Markus Hansen: The digital transformation of society creates an unprecedented production of data. In its strategic vision for AI, the government focuses in particular on the development and deployment of AI-based technological tools or solutions to process these growing amounts of data and use them to create more predictability, improve services or make organizational processes more efficient to design. Within the state, the AI4Gov Committee encourages governments to use AI to develop new methods and improve their services and procedures.
In terms of blockchain technology, the state is using the first public sector blockchain to develop a range of new applications reserved for this sector, as well as applications involving interactions between the public and private sectors. The properties of the blockchain meet the criteria we were looking for: it is a transparent and secure technology for storing and transmitting information, containing the history of all exchanges carried out between its users since its creation.
A concrete embodiment of this public sector blockchain is the digitization of student loans, which I presented in September 2021 with the Minister for Higher Education and Research, Claude Meisch. This is a typical example of how technology can make life easier for citizens, because with this completely digital process, students no longer have to go to a bank to apply for a loan, but can do so electronically, thanks to blockchain technology, be absolutely safe and understandable.
In any case, the goal of using these new technologies always remains the same, namely to provide ever more innovative and safer services to citizens.
Paper Jam: Digital transformation increases our reliance on technology and exposes us to new types of risk, such as B. cyber attacks by cyber criminals or states or even data loss and theft. How does the government take into account the new risk typologies and how are they integrated into the procedures of the administration that manages sensitive data of citizens?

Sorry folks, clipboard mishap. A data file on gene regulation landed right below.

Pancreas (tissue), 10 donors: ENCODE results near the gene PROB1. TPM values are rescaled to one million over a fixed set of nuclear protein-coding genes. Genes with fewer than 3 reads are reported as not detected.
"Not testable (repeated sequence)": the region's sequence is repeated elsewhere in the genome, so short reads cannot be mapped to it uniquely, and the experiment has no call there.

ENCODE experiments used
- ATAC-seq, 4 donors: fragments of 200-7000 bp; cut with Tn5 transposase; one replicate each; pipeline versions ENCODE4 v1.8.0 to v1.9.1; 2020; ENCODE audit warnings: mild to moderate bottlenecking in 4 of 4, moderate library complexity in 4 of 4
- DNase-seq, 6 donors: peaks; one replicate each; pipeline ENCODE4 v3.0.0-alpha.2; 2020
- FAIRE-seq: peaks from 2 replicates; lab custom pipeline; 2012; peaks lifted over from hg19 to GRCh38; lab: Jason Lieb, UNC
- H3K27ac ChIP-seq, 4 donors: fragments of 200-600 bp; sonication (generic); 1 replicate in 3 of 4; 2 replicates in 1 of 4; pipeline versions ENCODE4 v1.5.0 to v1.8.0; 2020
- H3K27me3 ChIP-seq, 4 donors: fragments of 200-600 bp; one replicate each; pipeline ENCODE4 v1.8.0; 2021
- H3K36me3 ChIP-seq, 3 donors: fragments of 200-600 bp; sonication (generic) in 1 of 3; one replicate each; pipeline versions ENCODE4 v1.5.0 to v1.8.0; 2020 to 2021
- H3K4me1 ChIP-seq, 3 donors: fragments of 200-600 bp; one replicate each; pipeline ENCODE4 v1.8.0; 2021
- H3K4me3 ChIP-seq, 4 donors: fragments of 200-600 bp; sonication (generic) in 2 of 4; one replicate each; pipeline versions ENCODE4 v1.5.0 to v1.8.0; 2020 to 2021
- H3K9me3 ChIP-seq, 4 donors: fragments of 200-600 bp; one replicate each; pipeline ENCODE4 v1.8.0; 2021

Markus Hansen: Luxembourg’s commitment to cybersecurity is an undeniable fact. The Prime Minister and Minister for Digitization, Xavier Bettel, recently reiterated in his State of the Union speech that he intends to constantly step up these efforts in Luxembourg. At the public service level, many actors have been active in this area for a very long time and we are no exception. The security of government infrastructures, platforms and applications is also a priority of the Ministry of Digitization and the CTIE, the country’s main IT service provider.
We strive every day to provide safe and reliable environments for all interactions of citizens and businesses with public administration or between government agencies. Unfortunately, cyber attacks are part of the digital world, but it is our duty to recognize them as quickly as possible and to react appropriately.
Indeed, it is imperative to ensure the highest level of security when it comes to the data of our citizens and businesses.
Paper Jam: Digital inclusion is also important to you. What are the main problems in this area and what measures have been taken so that everyone can benefit from the technology?
Markus Hansen: The goal of the government is to make digitization an opportunity for everyone and to give those who cannot or do not want to go digital the opportunity not to be excluded. The digital inclusion of all citizens is essential to ensure social cohesion. However, in order to identify and bridge a possible digital divide, it seemed essential to us to have a good understanding of the context in which we find ourselves in order to identify the vulnerable populations and their needs. With this in mind, I called in particular for a consultation debate in the Chamber of Deputies and promoted an opinion poll among the population on their expectations of digitalisation.
The Ministry of Digitization then proposed a National Action Plan on Digital Inclusion, which was adopted by the Government Council in September 2021. Various non-state actors close to populations that may be remote from digital technology. The identified priorities are diverse: facilitating access to digital tools, promoting the development of digital skills, tackling regional disparities in digital offerings, raising awareness of the security and management of online information, and motivating the use of digital content.
The action plan presents 40 concrete initiatives to promote digital inclusion for all. 18 of these initiatives are implemented by the Ministry for Digitization. I would also like to point out that most of these measures have already been launched, including, for example, a training offer on digital skills in cooperation with the non-profit association Erwüsseßildung and the creation of the thematic line portal www.zesummendigital.lu. The latter provides a great deal of information to the people concerned, but also to associations close to vulnerable populations, and can thus find out about all the existing measures that could support them.